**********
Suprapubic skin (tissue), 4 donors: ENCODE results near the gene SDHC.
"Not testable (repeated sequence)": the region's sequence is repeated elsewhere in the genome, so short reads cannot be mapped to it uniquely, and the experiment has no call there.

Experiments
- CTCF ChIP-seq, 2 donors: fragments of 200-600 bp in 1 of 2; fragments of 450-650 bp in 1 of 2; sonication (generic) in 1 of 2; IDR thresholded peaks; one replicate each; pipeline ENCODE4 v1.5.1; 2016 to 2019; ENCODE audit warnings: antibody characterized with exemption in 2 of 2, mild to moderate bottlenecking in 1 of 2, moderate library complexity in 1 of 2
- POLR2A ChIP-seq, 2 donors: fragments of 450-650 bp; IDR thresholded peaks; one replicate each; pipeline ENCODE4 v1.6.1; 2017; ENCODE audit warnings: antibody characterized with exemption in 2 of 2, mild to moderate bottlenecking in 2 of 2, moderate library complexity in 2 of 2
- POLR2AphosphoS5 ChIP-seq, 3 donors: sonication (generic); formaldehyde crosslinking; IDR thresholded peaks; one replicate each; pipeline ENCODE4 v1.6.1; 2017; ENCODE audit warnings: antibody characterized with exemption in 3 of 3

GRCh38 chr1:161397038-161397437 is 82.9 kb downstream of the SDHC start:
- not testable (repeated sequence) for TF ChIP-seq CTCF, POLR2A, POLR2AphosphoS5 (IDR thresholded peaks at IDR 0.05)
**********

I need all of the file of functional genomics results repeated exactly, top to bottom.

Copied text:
Suprapubic skin (tissue), 4 donors: ENCODE results near the gene SDHC.
"Not testable (repeated sequence)": the region's sequence is repeated elsewhere in the genome, so short reads cannot be mapped to it uniquely, and the experiment has no call there.

Experiments
- CTCF ChIP-seq, 2 donors: fragments of 200-600 bp in 1 of 2; fragments of 450-650 bp in 1 of 2; sonication (generic) in 1 of 2; IDR thresholded peaks; one replicate each; pipeline ENCODE4 v1.5.1; 2016 to 2019; ENCODE audit warnings: antibody characterized with exemption in 2 of 2, mild to moderate bottlenecking in 1 of 2, moderate library complexity in 1 of 2
- POLR2A ChIP-seq, 2 donors: fragments of 450-650 bp; IDR thresholded peaks; one replicate each; pipeline ENCODE4 v1.6.1; 2017; ENCODE audit warnings: antibody characterized with exemption in 2 of 2, mild to moderate bottlenecking in 2 of 2, moderate library complexity in 2 of 2
- POLR2AphosphoS5 ChIP-seq, 3 donors: sonication (generic); formaldehyde crosslinking; IDR thresholded peaks; one replicate each; pipeline ENCODE4 v1.6.1; 2017; ENCODE audit warnings: antibody characterized with exemption in 3 of 3

GRCh38 chr1:161397038-161397437 is 82.9 kb downstream of the SDHC start:
- not testable (repeated sequence) for TF ChIP-seq CTCF, POLR2A, POLR2AphosphoS5 (IDR thresholded peaks at IDR 0.05)